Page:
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Half-Baked Design?

December 23, 1990

Having read "Feat of Clay" (by Barbara Moran, Nov. 11), I challenge the unwarranted claims of architect Nader Khalili.

Khalili has developed a technique of firing entire mud-brick structures in place, a process of "baking" adobe that he believes "could be a means of providing durable, low-cost housing for arid regions of the world." Believing doesn't make it so.

First, the process, called Geltaftan, is unnecessary. As he describes it in his book "Ceramic Houses," the method would not affect the outsides of adobe buildings. It would not make them more "durable." They would continue to need mud plastering every few years, maintenance that I--like millions around the world--perform on my own adobe house with relatively little trouble or expense.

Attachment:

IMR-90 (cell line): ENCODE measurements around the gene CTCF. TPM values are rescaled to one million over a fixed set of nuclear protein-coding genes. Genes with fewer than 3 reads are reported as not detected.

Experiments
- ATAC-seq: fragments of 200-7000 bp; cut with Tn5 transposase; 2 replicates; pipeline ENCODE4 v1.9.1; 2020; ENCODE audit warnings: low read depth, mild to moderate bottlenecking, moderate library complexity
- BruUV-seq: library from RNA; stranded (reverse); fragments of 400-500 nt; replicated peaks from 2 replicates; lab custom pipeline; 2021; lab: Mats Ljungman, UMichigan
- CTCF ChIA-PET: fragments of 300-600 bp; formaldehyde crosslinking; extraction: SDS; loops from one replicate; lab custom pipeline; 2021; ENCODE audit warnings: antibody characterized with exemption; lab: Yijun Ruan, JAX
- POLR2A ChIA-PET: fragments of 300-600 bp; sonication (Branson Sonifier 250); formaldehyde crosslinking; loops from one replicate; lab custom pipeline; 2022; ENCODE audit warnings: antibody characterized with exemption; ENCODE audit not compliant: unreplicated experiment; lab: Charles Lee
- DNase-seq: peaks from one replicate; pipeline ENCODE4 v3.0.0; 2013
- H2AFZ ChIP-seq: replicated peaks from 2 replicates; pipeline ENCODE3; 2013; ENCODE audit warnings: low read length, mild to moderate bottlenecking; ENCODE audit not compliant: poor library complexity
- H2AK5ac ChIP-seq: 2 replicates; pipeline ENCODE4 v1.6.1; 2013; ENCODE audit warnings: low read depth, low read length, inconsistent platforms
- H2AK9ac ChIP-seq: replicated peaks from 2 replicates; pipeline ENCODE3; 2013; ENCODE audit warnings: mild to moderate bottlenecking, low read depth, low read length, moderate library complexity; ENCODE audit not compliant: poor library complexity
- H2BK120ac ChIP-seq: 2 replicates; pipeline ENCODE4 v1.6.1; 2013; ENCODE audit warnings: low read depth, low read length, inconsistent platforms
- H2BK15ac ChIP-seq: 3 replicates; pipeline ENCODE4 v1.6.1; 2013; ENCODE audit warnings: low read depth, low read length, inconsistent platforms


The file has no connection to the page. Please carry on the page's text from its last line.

Second, the process doesn't work. It cannot be used on most existing structures because their roofs are supported by wooden beams or consist of thatch, either of which Geltaftan would incinerate. Even adobe buildings with domes are made of a "common adobe mixture" that Khalili himself admits is unsuitable for Geltaftan; the mixture includes "rocks . . . and organic materials," whose presence would make the adobe "break and disintegrate."

Third, in the Third World the process would be outrageously expensive. Kerosene, Khalili's fuel of choice, costs well over $2 a gallon in sub-Saharan Africa; it is used sparingly in lamps. Burning the hundreds of gallons necessary to "bake" the interior of a single room would cost many villagers their entire annual income.


El Prado, N.M.

Bourgeois is a co-author of "Spectacular Vernacular: The Adobe Tradition" (Aperture, 1989) , a book on architecture in Africa and Asia .

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